Your credit score can mean the difference between qualifying for a mortgage loan or not. When you apply for a loan, expect the lender to order your credit report and credit score. Because a lender will be interested in how much of a credit risk you are, the amount of credit card debt you carry can lead to denial for a home loan. A lender might still approve you for a mortgage loan even if your credit score is low but will charge a higher interest rate.
The information in your credit report -- particularly your credit score -- helps a mortgage lender decide whether to give you a loan. While there are different credit scoring models mortgage lenders can use, most will pull the FICO score from each of the nation’s three major credit reporting bureaus. Along with your payment history, lenders consider the amount of debt you owe, the length of your credit history and how many of your credit accounts are new accounts. If you’re close to maxing out the credit available to you on your credit card accounts, a lender might worry that you’ve overextended yourself and will be late with your mortgage payments.
Even if you really need those new appliances to go with your new house, wait until after closing to charge the purchases on your credit card. Adding any new charges to a credit card account while your mortgage loan is being processed increases your debt-to-income ratio, and that can spell trouble. Before making a mortgage loan, lenders generally look for a total debt-to-income ratio that doesn’t exceed 36 percent of your gross monthly income, points out personal finance expert Liz Weston. Your mortgage payment can account for up to 28 percent of that amount, which means that your car loan, credit card payments and any other debts must be paid out of the remaining 8 percent. It’s a good bet that your lender will take another look at your debt-to-income ratio right before you close and can still turn you down for a loan if you owe too much debt.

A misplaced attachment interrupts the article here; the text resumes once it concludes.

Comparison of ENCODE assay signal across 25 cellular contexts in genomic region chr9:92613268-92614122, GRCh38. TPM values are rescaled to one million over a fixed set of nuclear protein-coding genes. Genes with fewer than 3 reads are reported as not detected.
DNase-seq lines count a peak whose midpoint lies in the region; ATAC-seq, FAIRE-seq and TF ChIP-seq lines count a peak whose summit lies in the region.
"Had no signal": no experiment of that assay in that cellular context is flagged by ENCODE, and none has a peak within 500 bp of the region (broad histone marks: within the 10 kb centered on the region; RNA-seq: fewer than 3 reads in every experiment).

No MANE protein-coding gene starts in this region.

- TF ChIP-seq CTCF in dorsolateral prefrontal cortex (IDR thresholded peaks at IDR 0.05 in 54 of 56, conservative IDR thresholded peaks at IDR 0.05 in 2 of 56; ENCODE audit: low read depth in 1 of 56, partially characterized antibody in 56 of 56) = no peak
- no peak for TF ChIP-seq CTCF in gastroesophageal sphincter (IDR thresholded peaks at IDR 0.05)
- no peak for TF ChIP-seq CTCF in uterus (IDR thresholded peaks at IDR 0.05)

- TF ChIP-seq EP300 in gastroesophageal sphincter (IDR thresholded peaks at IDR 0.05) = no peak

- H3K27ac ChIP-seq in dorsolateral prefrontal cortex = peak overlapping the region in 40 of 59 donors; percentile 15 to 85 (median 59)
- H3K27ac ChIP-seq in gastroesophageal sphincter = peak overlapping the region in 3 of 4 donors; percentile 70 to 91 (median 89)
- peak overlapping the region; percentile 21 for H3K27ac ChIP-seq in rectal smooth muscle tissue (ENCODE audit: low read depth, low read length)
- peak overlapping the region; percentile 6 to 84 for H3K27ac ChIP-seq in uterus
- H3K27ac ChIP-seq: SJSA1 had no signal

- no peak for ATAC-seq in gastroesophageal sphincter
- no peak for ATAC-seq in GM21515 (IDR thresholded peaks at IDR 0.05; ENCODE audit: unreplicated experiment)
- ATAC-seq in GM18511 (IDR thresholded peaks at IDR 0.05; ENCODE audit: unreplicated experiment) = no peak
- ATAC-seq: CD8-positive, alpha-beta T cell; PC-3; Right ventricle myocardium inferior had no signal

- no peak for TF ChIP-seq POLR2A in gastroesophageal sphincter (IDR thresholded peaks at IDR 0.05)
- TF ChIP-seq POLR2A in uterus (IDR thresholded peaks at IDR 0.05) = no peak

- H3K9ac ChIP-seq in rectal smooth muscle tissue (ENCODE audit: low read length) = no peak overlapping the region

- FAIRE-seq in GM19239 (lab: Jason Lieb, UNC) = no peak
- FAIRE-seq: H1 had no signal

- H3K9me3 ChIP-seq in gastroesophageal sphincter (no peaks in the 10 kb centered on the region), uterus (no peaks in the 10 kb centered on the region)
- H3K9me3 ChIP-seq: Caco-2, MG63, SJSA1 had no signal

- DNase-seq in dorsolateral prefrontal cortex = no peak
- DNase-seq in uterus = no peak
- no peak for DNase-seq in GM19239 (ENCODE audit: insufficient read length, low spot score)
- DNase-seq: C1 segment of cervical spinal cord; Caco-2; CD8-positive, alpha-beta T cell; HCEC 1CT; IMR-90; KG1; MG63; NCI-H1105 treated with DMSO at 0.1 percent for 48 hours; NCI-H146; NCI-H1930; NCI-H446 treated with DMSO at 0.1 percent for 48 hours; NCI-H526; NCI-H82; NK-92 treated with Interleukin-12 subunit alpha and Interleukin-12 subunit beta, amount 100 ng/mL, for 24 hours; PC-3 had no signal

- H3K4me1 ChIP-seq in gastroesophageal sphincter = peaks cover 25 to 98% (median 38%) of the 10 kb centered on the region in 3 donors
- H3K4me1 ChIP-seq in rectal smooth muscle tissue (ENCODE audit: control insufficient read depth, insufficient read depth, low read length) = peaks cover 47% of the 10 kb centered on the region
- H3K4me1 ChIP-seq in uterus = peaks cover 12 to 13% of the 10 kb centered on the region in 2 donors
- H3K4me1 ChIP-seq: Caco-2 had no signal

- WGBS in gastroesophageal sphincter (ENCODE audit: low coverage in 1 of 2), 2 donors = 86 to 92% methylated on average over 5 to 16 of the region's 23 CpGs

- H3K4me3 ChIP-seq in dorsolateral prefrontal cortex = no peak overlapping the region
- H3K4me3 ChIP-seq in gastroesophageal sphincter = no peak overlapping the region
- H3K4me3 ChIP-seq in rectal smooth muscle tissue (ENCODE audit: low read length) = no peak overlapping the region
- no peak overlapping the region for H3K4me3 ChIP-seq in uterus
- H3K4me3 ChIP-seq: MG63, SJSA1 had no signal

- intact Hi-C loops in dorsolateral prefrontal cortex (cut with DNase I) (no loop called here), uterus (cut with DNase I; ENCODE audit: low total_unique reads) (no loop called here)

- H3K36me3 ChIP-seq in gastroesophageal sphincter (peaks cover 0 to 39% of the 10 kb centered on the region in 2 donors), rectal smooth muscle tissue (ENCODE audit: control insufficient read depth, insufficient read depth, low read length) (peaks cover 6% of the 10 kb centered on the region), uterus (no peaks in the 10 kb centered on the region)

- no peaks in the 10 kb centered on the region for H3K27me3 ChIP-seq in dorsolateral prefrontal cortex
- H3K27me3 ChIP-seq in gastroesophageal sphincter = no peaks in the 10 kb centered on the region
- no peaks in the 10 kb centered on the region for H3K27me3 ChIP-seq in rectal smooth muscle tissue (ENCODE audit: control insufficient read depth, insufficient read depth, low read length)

If you think you're over the hurdle after that initial credit check, think again. Applying for a new credit card before you close on your house could louse up your mortgage approval. Most lenders will check your credit again right before the closing date. Opening a new line of credit -- even if you don’t use it -- while your loan is still in the underwriting process can be enough to make a lender worry. It doesn’t matter how attractive a credit card deal may seem. If you’re thinking about getting a new credit card between the time you apply for a home mortgage and the time closing is scheduled, don’t. You risk the lender delaying closing or even canceling the loan.
Opening a new line of credit can cost you points on your ever-critical credit score. Besides taking on more debt, you have no payment history with that card company. Getting approved for a new credit account affects the length of your credit history, which can put a ding in even a high credit score. In fact, it’s easier to inflict damage on a high credit score. Accepting just one new credit card offer lowers the average age of all your credit accounts and that can lower your credit score. Closing credit card accounts can negatively affect your score, too, by giving you less of a credit history and reducing the total amount of credit you have available.
- How Much Does a Home Loan Hurt Your Credit Score?
- Can Canceling Credit Cards Help My Debt Ratio?
- How Long Should You Wait Between Credit Cards?
- How Much Can Paying Off One Credit Card Raise Your Credit Score?
- "Is ""Account Closed by Consumer"" a Negative on a Credit Report?"
- How to Get a Home Loan With No Established Credit